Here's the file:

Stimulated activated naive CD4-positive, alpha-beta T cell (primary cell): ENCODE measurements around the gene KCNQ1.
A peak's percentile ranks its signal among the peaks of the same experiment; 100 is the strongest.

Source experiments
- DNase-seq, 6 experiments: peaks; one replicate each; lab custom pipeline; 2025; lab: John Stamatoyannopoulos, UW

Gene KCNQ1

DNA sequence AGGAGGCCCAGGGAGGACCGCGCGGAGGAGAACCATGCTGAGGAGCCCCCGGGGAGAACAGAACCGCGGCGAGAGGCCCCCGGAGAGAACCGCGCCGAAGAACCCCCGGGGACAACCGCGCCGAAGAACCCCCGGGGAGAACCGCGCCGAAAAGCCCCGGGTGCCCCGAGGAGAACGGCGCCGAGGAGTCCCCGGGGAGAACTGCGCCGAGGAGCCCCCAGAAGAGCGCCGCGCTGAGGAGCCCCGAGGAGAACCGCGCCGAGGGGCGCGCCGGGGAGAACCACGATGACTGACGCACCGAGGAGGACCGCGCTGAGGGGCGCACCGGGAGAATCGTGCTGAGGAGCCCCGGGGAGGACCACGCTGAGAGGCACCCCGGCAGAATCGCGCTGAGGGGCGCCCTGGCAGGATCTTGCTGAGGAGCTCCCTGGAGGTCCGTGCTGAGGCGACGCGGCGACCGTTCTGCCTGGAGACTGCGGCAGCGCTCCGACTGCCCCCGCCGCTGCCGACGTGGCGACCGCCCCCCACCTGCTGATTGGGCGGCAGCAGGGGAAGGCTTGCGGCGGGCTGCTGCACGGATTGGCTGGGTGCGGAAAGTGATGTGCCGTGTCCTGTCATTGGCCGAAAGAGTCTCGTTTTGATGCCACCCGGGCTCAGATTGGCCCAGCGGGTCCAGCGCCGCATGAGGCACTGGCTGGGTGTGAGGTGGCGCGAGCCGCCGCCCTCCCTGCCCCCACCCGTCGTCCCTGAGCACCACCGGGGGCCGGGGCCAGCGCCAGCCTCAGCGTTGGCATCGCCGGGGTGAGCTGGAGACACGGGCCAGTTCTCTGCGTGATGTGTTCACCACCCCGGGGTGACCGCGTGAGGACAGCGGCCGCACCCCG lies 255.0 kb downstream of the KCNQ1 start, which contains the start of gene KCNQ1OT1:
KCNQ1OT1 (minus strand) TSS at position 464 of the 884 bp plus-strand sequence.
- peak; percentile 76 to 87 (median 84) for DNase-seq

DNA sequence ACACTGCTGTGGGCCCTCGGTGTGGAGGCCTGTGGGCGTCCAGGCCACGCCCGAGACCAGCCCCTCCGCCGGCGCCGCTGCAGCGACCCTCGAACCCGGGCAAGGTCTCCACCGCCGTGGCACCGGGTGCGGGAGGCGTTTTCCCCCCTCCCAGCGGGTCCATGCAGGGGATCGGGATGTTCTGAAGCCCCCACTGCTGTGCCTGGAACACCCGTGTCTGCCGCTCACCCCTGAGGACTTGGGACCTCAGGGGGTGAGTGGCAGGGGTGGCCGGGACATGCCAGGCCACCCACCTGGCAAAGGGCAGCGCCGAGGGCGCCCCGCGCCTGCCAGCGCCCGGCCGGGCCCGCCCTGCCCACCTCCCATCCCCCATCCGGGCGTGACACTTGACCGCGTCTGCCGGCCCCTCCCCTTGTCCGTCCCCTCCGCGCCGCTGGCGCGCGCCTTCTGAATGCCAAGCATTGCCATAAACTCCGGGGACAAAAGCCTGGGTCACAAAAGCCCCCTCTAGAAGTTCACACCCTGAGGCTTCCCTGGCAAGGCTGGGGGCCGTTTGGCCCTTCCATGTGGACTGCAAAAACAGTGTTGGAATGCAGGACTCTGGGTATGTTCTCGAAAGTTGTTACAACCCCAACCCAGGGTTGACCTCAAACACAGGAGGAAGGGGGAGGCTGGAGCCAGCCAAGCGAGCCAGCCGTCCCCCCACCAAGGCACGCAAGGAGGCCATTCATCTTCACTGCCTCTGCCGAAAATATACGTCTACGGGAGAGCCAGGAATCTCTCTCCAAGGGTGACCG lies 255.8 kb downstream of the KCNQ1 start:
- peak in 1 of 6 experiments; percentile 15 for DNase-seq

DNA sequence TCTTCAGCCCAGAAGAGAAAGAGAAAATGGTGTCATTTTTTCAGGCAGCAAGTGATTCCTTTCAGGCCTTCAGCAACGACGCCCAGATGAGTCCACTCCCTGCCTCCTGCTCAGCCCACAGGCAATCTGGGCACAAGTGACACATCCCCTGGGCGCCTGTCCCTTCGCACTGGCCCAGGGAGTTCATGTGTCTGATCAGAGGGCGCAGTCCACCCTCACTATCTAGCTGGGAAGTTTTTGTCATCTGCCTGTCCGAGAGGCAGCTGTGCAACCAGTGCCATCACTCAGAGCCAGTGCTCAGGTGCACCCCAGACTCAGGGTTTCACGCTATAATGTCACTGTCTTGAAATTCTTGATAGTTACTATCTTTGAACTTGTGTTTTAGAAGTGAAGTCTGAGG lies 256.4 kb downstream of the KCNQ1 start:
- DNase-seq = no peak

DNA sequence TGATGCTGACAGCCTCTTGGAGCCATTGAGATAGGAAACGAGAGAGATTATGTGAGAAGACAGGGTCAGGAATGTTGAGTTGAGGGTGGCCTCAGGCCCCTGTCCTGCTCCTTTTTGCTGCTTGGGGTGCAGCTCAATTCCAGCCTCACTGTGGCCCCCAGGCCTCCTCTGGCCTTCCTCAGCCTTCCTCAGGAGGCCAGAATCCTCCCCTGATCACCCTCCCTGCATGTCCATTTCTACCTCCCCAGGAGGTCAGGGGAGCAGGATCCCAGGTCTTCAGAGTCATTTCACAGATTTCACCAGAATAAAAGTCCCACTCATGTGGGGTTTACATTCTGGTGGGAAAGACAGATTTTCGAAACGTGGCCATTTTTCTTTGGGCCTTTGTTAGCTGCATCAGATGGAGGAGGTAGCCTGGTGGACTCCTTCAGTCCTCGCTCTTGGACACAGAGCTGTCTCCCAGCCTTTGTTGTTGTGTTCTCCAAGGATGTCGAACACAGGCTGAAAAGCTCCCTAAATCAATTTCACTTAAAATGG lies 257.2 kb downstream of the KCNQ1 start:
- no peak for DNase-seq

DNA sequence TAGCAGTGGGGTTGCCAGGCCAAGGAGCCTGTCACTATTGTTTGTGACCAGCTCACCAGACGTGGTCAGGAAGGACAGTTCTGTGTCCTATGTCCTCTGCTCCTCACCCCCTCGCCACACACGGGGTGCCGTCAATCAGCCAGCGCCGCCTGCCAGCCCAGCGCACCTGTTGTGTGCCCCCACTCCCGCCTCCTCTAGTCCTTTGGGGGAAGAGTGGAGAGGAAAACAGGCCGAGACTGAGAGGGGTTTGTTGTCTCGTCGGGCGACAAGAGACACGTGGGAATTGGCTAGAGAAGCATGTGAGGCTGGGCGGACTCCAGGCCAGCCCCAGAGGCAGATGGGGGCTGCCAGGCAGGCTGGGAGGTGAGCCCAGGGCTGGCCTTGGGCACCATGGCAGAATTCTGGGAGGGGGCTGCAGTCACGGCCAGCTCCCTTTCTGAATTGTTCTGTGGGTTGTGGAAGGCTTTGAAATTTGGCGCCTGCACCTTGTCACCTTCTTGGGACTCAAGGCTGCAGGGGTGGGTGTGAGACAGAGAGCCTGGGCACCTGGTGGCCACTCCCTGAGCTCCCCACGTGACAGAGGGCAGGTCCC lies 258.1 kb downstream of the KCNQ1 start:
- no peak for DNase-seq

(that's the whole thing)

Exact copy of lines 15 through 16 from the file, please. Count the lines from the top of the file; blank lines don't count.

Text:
DNA sequence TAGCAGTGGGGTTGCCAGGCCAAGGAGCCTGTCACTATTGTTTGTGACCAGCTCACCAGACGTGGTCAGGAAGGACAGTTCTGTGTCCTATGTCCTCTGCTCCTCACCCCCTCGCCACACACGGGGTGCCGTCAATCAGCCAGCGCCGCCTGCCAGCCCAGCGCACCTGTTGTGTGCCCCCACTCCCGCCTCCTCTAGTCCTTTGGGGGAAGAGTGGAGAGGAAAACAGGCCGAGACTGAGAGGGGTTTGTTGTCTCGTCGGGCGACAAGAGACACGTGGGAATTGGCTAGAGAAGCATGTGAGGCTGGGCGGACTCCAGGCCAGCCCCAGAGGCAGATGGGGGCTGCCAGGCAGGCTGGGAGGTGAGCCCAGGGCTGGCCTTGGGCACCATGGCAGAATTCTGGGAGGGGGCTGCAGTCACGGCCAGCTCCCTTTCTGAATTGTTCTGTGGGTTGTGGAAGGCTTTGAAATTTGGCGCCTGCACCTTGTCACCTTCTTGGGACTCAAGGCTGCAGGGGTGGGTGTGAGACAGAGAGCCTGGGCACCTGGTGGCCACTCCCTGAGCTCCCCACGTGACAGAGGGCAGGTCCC lies 258.1 kb downstream of the KCNQ1 start:
- no peak for DNase-seq